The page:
Revlon has the look of a leader in the US mass-market cosmetics business, alongside L'Oréal's Maybelline and Procter & Gamble's Cover Girl. In addition to its Almay and Revlon brand makeup and beauty tools, the company makes Revlon ColorSilk hair color, Mitchum antiperspirants and deodorants, Charlie and Jean Naté fragrances, and Ultima II and Gatineau skincare products. Its beauty aids are distributed in more than 100 countries, though the US is its largest market, generating about 55% of sales. Revlon products are primarily sold by mass merchandisers and drugstores such as CVS, Target, Shoppers Drug Mart, A.S. Watson, Boots, and Wal-Mart (its biggest single customer, accounting for some 22% of sales).
What started as a company that marketed nail polish has become nails on a chalkboard to some investors. Revlon's sales have trended downward in two of the past three years, driven by weak demand for its core Revlon and Almay cosmetics in the US and Europe (especially the UK), which have struggled through economic downturns. The results are disappointing to Revlon, which has focused its strategy on building the mainstay brands, and run counter to the belief that cosmetics are recession-proof products. (Proposed by Estée Lauder chairman Leonard Lauder, the Lipstick Effect theory dictates that during tough economic times women will opt for inexpensive "luxuries," like lipstick or mascara, to lift their spirits.) All the same, Revlon has seen an uptick in demand from Venezuela, South Africa, and Australia, where the company has worked to build its brand. Indeed, in 2010 Revlon logged a 2% gain in net sales vs. 2009, as higher sales in its Latin America, Europe, Middle East and Africa, Asia/Pacific and Canada regions were offset by lower sales in the US. (Net income soared more than 500% due largely to a one-time cash benefit of about $260 million.)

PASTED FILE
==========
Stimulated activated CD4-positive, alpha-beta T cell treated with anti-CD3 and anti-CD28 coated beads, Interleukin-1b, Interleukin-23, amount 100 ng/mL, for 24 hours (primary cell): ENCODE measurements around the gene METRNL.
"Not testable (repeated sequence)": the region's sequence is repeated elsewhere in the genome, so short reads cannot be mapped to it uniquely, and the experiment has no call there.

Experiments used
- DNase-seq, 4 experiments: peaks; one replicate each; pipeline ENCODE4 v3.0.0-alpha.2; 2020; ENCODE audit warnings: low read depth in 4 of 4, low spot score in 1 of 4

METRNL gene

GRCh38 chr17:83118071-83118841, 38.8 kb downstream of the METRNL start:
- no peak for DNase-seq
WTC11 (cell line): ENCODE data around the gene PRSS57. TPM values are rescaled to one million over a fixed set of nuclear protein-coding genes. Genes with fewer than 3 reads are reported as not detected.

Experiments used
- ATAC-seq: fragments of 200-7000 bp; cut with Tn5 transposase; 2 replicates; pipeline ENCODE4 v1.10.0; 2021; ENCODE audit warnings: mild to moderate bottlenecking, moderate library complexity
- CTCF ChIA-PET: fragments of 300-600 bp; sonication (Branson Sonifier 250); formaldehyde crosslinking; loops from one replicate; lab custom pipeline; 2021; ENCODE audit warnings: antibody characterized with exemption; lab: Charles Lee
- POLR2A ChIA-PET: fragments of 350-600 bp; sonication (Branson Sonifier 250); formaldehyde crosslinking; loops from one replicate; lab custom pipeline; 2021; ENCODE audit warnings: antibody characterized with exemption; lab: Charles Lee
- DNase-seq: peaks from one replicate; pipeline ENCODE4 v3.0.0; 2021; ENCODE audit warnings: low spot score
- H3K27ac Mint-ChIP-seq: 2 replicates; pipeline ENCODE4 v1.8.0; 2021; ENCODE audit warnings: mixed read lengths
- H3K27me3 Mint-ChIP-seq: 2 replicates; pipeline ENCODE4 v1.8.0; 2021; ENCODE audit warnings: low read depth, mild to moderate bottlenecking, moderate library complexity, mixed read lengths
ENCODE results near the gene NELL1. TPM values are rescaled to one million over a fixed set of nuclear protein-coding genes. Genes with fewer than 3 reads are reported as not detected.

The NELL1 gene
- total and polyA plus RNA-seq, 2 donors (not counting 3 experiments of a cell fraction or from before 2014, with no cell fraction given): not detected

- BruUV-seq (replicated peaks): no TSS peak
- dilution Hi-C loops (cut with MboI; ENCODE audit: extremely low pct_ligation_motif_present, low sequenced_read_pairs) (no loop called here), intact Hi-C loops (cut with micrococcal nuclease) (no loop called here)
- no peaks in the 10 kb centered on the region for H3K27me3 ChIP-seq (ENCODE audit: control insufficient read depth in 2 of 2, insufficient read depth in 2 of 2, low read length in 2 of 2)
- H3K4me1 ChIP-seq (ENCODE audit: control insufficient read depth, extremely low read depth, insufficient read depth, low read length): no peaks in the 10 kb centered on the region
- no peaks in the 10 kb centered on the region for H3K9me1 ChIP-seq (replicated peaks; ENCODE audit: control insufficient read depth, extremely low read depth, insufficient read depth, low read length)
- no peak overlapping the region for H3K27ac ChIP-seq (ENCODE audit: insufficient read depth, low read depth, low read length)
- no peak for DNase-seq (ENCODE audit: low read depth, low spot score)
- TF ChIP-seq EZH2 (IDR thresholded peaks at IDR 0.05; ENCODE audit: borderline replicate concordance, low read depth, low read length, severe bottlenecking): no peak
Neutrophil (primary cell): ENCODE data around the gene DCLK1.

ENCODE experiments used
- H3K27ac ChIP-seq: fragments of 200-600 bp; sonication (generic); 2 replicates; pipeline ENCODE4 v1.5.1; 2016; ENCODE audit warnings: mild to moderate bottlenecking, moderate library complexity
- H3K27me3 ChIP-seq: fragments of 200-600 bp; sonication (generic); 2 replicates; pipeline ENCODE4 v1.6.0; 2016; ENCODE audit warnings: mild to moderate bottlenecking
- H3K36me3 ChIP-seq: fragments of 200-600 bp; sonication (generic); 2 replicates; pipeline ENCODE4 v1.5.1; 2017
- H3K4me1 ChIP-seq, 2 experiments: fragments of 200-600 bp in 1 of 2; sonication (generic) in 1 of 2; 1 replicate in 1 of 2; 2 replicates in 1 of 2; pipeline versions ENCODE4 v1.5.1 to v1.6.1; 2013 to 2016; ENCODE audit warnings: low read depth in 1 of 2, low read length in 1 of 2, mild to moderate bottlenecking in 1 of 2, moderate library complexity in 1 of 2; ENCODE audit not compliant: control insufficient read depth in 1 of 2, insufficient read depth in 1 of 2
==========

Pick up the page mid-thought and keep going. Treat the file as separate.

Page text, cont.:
To oversee and steer its strategy, the company established an "office of the vice chairman" executive structure in mid-2009. The structure comprises three executives. CEO David Kennedy was promoted to vice chairman and tapped as EVP at MacAndrews & Forbes, Revlon's largest shareholder. Alan Ennis took the CEO title, and Chris Elshaw, the US region's EVP and general manager, was elected EVP and COO. Ennis joined Revlon in 2005 as an executive in internal audit; he came from Ingersoll-Rand. Both Kennedy and Elshaw joined the company in 2002.
The revised executive arrangement complements a global restructuring also implemented that year, expected to save Revlon $30 million. Dubbed a right-sizing, the restructuring streamlined support functions, consolidated office facilities, and reduced layers of management. About 400 jobs were also cut, including 75 unfilled positions. Revlon's latest undertaking follows other moves in years past to improve its stubbornly poor financial performance. In 2008 the company sold its non-core brands in Brazil, including its men's skin care brand Bozzano, for nearly $110 million to Hypermarcas. The company applied a majority of the proceeds toward a $170 million loan from MacAndrews & Forbes. Revlon consolidated facilities in 2007 to cut costs, after announcing it would cut about 10% of its workforce and cancel its newly developed Vital Radiance line of cosmetics. A couple of years earlier, a debt-for-equity swap deal with Fidelity Management & Research Co. and Mafco Holdings was necessary to help reduce some $780 million of the company's debt.
The New York socialite, financier and chairman of Revlon, Ron Perelman, owns about 78% of the combined voting power of Revlon's voting capital stock, through holding companies, including MacAndrews & Forbes.